Whether you're maintaining an older client website or you have a side project that you just can't afford to buy fancier services for, there will be times where you have to manually deploy an update. For those cases, git's built-in patch functionality might offer a fantastic benefit over manually replacing individual files. Let's take a look.
Git offers a really easy way to generate a patch file that contains any and all differences found between two branches. So when you need to make some changes to a site, simply create a branch and make the changes as usual. Then when the time comes to deploy, before you merge and delete this new branch, run the following command to generate a patch file:
❯ git diff main maintenance-branch-name > maintenance-branch.patch
main is the name of your main branch and
maintenance-branch-name is, you guessed it, the name of the branch you made your changes in.
In certain cases the project repository might also include other files that you don't need to deploy, like
package.json or build artifacts or so. You can exclude any number of files or directories when creating a patch file. Here's an example of this:
❯ git diff main maintenance-branch-name -- . ':!*package.json' ':!*.vscode/*' ':!*.devcontainer/*' > maintenance-branch.patch
In this example I'm excluding
package.json, anything inside the
.vscode directory, as-well as anything inside the
.devcontainer directory. You can repeat this as many times as needed for each file or directory you wish to exclude.
Now that you have a patch file created, you can upload this to where the project is hosted and apply it. You can use your favorite method of uploading this file, whether that's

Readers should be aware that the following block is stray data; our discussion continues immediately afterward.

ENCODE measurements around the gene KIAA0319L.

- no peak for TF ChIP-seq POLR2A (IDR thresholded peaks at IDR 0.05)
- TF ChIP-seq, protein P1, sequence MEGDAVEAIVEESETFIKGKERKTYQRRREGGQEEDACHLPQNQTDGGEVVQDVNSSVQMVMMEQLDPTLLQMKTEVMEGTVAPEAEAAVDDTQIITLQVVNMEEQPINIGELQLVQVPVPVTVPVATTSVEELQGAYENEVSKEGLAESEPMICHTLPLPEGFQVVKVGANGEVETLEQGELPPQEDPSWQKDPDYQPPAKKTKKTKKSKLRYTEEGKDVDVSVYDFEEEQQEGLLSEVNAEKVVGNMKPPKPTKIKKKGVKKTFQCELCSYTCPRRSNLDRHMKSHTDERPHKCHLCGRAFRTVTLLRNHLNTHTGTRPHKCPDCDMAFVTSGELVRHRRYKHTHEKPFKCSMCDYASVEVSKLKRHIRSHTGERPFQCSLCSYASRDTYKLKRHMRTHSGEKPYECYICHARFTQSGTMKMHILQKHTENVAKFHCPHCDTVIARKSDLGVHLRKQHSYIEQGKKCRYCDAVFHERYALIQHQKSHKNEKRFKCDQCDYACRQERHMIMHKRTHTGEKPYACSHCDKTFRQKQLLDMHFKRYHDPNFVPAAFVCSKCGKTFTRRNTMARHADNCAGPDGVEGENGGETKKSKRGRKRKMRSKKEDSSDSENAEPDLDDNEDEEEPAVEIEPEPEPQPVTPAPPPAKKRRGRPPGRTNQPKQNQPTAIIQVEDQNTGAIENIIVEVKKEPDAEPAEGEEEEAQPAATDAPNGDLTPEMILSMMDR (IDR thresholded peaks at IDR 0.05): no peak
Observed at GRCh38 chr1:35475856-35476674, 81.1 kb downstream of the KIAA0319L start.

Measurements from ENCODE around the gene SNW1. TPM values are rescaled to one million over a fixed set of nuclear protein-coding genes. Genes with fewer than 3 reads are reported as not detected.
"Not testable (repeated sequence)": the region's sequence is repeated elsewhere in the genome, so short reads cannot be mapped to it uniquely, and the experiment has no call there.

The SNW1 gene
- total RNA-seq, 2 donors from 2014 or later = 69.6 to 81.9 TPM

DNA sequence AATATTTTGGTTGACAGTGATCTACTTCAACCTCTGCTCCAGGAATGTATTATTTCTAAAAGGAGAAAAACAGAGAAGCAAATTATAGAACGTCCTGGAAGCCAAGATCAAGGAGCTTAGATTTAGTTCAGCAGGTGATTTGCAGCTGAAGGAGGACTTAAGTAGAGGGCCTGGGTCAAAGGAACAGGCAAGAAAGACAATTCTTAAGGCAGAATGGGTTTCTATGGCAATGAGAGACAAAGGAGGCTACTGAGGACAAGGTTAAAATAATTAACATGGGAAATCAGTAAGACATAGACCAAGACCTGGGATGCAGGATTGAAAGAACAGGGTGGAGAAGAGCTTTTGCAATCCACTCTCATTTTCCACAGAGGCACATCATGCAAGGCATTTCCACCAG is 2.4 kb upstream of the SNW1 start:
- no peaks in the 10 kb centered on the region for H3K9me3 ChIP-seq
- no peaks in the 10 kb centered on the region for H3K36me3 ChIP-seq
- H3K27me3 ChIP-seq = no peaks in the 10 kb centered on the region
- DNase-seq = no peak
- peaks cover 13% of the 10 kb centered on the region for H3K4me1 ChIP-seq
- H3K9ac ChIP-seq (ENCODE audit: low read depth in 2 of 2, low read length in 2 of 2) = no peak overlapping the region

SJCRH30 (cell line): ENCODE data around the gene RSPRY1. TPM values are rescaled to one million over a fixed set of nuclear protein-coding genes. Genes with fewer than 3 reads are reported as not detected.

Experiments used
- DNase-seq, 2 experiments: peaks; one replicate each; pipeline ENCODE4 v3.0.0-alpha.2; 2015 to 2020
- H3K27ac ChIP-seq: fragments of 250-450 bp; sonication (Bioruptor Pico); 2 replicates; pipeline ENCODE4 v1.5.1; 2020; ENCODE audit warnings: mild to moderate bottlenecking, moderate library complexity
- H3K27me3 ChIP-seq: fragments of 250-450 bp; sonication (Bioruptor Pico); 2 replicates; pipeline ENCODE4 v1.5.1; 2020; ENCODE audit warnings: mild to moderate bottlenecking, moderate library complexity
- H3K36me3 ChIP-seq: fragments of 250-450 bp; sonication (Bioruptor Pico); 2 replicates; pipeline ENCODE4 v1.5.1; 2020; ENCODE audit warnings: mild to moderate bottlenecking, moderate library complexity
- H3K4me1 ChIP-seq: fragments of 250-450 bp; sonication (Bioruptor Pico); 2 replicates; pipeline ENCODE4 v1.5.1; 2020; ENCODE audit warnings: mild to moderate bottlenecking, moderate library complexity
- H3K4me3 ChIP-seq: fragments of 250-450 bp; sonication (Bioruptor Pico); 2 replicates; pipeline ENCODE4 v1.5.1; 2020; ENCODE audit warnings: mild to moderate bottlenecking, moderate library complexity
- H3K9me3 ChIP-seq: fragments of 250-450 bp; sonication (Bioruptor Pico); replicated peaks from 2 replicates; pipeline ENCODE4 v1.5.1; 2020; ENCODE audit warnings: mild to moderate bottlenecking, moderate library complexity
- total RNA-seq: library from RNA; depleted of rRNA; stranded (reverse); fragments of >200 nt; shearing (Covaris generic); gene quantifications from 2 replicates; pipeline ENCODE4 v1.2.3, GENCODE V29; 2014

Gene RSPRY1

scp or even plain old
ftp, just be sure to place it in the same directory as where the project itself is, too.
On the server we don't actually need git to apply the patch. We'll instead use the
patch command, which comes preinstalled on many Linux distros. If your server lacks this tool, check your specific flavor's repository for the relevant package. In many cases this package is simply called
patch, but there might be some flavor specific variations here.
Once you have the file on the server and
patch ready to go, go to the directory where the project is located using ssh. You can run the following command to do a test run, meaning it'll not actually make any changes to the files but might report back if something is wrong:
❯ patch -p1 --dry-run < maintenance-branch.patch
When you're confident everything looks OK, simply remove the
--dry-run part of the above command to apply the changes for real:
❯ patch -p1 < maintenance-branch.patch
Do you have to revert these changes for whatever reason? That's super easy now too using the following command:
❯ patch -p1 -R < maintenance-branch.patch
Pretty neat, right?
It would of course be nice if there was an automated deployment system in place, but that isn't always feasible for all projects. Real life and all its limitations, and all that.
If you have to deal with this kind of situation sometimes, maybe give this method a try next time you have to update a project or website.
I hope it'll help.